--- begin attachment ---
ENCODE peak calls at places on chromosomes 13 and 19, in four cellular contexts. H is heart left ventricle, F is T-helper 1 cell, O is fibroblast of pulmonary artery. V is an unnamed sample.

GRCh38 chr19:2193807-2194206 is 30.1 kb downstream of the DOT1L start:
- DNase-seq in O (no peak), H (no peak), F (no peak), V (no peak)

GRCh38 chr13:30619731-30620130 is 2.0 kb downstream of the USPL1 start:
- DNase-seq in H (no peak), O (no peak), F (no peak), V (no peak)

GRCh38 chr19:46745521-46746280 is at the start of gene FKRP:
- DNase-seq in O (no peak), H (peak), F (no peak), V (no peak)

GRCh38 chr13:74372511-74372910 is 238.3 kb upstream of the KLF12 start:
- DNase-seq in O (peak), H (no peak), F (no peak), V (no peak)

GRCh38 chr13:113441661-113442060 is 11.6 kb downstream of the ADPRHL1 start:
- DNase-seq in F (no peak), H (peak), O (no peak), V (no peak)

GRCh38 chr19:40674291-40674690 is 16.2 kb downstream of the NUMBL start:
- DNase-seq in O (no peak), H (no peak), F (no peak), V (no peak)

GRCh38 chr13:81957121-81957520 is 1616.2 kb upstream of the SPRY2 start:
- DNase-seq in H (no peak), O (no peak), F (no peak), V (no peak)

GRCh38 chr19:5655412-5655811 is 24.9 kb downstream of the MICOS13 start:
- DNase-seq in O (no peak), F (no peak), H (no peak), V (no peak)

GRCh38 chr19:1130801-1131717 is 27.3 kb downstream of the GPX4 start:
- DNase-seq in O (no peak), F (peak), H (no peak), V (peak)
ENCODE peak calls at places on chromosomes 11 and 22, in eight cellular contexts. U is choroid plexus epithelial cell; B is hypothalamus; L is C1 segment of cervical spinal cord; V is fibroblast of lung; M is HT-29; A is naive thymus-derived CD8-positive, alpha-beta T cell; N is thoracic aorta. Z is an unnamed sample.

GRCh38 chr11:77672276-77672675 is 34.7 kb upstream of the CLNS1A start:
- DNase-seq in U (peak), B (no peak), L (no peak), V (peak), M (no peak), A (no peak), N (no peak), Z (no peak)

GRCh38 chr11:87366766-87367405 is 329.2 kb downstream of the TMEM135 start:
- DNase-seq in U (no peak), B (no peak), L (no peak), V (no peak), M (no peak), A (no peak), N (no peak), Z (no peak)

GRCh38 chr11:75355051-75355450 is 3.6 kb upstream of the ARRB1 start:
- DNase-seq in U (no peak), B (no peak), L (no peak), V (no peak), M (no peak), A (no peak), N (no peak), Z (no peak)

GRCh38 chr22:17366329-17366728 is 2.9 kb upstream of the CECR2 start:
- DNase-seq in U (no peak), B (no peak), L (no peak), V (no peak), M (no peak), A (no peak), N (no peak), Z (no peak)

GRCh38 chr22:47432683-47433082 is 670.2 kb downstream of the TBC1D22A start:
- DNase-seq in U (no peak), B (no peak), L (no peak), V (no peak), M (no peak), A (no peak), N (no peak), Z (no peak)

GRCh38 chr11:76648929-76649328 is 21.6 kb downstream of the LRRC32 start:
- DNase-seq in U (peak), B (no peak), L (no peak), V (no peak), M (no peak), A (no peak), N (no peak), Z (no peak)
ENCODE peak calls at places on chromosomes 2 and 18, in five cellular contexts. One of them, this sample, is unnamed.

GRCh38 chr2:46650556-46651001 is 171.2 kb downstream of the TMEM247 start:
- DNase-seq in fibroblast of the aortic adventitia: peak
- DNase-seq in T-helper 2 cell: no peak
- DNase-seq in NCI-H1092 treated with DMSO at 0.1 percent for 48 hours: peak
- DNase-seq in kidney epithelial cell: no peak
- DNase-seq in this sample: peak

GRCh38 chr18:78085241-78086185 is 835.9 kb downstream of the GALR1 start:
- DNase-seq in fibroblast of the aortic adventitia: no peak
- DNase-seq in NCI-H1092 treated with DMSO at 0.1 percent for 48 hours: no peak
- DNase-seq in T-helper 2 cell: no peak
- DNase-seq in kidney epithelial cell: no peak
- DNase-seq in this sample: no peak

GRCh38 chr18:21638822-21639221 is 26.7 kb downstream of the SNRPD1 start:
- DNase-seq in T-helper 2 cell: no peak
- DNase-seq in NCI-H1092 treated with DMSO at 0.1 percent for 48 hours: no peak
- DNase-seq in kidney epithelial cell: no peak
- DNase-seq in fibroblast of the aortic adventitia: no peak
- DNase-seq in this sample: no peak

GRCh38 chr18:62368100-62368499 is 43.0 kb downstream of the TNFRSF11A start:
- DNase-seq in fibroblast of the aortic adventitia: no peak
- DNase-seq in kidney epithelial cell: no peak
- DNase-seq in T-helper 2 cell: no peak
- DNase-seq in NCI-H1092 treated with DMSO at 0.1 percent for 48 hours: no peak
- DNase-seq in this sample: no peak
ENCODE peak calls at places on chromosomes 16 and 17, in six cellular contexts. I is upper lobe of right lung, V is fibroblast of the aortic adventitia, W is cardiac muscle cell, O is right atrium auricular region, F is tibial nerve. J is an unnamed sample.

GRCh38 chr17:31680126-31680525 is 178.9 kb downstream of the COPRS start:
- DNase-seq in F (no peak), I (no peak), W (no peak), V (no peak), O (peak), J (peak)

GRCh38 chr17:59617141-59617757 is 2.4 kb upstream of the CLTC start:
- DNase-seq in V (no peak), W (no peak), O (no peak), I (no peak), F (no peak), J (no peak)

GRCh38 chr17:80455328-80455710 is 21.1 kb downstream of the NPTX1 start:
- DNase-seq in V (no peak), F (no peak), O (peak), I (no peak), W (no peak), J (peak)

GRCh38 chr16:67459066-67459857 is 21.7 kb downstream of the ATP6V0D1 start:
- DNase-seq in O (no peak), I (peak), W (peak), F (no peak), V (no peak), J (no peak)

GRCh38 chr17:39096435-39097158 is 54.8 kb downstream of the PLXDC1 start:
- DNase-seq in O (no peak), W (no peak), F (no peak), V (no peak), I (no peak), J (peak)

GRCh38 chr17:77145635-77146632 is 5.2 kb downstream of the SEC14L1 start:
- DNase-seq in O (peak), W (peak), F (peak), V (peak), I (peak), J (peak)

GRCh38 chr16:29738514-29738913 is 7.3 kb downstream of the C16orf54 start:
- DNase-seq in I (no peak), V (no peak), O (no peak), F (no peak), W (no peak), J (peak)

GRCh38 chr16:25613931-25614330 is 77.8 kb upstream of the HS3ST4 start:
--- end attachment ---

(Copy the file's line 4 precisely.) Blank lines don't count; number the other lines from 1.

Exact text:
GRCh38 chr13:30619731-30620130 is 2.0 kb downstream of the USPL1 start: